But these bills seek to change that. The bills seek to create a road safety remuneration tribunal that will set rates under broad powers to investigate and establish those rates and conditions for any segment of the heavy vehicle industry. Under that broad distinction, this legislation covers road transport, the distribution industry, a number of long-distance operators, the cash-in-transit industry, the waste management industry, transport owner-drivers and independent contractors. And, as I mentioned, more recently there has been a push to get into the courier space. For those who are interested, this measure will not cover everyone in that space, but it aims to cover many—about 80 per cent of employee drivers and about 60 per cent of owner-operators—reflecting the reach of the corporations power under which this measure is being instigated and also the fact that it deals with interstate activities and does not seek to deal with intrastate activities. That is important, because intrastate transport arrangements already have, in a number of jurisdictions, something equivalent to a tribunal operating in New South Wales, Victoria and Western Australia, as I understand it.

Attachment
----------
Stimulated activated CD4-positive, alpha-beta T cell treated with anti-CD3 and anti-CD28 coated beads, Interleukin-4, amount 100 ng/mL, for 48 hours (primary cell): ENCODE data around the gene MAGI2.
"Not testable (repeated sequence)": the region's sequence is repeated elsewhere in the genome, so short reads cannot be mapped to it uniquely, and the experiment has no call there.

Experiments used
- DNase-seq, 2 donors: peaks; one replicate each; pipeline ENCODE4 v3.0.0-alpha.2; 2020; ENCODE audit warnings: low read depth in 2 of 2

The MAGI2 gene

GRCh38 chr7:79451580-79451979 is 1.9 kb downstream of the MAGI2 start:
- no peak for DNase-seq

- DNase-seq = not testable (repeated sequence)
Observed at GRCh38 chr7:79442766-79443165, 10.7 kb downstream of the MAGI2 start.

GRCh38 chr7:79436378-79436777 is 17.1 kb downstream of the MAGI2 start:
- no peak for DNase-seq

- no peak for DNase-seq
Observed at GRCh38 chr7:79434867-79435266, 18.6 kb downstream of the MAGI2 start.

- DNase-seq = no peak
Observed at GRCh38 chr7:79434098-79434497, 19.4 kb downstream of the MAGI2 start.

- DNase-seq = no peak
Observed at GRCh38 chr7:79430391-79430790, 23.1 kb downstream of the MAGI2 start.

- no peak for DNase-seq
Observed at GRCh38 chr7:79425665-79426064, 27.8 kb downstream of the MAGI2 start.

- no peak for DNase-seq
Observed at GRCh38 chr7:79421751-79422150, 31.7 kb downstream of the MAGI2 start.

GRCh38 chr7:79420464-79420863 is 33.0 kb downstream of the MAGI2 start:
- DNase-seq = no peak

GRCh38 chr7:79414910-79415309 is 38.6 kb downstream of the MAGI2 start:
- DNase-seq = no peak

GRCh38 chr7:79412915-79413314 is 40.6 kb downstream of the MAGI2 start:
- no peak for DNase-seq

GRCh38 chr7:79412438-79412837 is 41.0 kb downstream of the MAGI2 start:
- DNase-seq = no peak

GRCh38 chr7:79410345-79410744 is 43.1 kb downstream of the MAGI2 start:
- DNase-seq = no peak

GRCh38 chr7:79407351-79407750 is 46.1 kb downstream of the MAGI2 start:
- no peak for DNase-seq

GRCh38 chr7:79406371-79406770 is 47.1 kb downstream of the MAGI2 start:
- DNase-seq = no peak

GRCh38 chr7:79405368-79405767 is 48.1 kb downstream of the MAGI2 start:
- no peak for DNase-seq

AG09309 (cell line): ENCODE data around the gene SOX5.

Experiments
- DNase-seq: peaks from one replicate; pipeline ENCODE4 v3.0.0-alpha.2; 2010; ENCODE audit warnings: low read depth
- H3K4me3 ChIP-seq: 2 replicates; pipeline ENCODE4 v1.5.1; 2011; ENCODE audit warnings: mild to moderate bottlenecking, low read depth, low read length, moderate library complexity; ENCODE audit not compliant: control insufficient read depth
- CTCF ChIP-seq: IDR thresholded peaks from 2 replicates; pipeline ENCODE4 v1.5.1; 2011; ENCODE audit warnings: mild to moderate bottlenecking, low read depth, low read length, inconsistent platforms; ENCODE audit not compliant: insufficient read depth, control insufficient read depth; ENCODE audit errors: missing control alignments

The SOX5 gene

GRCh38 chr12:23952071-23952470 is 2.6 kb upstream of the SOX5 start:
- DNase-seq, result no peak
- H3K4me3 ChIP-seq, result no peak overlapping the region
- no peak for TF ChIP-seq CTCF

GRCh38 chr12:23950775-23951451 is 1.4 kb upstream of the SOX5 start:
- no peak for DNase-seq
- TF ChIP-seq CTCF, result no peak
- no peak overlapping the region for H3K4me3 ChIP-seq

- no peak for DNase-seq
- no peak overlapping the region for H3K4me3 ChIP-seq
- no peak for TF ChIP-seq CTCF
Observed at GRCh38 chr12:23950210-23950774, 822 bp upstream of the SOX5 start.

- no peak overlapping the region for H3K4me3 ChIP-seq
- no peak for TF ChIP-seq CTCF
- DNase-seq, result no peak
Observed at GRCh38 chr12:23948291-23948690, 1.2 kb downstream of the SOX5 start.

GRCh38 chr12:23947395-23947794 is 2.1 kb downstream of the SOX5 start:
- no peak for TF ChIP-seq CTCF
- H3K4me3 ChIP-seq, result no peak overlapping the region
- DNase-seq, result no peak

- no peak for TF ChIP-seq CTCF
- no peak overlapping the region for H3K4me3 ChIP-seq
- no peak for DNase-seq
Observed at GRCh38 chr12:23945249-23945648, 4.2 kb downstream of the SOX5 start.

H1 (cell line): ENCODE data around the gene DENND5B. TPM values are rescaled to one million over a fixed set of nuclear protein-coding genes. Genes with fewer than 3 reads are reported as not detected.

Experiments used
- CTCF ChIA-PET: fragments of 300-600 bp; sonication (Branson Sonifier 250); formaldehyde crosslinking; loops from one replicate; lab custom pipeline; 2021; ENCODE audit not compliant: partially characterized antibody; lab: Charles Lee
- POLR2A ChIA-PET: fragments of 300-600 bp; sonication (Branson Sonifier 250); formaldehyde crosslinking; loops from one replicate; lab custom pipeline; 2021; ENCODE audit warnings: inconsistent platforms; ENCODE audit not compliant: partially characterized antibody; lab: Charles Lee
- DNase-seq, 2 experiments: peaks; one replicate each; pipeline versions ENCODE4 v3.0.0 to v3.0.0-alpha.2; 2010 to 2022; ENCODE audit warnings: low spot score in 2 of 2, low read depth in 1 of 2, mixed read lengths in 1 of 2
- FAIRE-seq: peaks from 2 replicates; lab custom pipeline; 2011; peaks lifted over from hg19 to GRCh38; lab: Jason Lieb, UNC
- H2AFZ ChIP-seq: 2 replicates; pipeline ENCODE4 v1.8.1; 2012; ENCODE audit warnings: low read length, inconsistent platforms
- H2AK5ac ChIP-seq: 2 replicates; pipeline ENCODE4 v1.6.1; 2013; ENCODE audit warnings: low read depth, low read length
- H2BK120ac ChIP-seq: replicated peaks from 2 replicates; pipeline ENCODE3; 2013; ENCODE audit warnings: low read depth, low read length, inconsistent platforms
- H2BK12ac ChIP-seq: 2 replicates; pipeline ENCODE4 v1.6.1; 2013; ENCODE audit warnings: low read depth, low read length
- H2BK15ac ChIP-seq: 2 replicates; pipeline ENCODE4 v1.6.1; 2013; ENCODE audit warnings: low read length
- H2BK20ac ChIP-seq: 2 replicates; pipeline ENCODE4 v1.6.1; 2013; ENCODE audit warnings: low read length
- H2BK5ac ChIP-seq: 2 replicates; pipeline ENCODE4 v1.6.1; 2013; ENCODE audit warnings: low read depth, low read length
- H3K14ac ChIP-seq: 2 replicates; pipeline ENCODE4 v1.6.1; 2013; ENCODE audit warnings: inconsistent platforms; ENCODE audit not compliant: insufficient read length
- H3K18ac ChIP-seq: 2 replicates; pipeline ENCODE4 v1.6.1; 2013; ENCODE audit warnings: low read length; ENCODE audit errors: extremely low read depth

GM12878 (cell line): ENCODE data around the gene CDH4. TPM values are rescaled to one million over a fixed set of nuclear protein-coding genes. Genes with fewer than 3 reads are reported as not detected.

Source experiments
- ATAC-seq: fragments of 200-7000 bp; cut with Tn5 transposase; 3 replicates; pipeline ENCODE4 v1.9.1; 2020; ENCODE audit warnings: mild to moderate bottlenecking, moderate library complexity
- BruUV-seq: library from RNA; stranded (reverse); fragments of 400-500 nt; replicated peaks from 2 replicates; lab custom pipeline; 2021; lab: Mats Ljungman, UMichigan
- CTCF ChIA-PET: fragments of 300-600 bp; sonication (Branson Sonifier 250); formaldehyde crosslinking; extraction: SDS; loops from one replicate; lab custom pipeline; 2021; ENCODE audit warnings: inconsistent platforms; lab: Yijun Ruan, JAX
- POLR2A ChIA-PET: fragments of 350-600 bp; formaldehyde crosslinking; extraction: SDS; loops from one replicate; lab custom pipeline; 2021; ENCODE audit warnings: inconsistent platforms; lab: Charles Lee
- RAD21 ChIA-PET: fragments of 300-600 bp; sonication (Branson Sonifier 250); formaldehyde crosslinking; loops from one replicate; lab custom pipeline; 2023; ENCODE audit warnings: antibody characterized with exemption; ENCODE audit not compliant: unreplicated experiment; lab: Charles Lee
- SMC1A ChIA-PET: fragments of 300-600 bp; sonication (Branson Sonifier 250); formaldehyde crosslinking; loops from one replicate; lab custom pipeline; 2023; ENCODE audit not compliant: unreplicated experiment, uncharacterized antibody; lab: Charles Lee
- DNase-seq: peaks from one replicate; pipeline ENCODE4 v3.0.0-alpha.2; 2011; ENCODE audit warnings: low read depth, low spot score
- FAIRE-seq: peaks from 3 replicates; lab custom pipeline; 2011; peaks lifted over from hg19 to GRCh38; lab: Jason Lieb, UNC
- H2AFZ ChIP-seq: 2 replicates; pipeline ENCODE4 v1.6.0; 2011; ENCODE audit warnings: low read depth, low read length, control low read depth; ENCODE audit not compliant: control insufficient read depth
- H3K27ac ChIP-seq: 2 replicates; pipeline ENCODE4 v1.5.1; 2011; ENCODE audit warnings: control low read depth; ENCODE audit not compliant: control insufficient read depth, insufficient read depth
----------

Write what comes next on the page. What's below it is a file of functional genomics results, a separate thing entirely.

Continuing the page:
So we already have something happening at a state level. Now there is a proposition that started as a road safety measure and that has morphed into an employment issue, to apply to some of the traffic across Australian roads. It is interesting that this body will comprise industry members and members of Fair Work Australia but will actually have powers beyond those that Fair Work Australia has available to it. It will have the power to prepare a work plan with a view to making road safety remuneration orders, RSROs, and then setting those orders to deal with remuneration and related conditions. The tribunal can do that on its own initiative or when it is urged to do so by industry participants and industry associations. So this is a very powerful body. This is a body that injects itself into the commerce, the transactions and the supply of transport services between businesses and that seeks to say that it knows best—and it does so in the name of claiming to create safer roads and safer work conditions for drivers.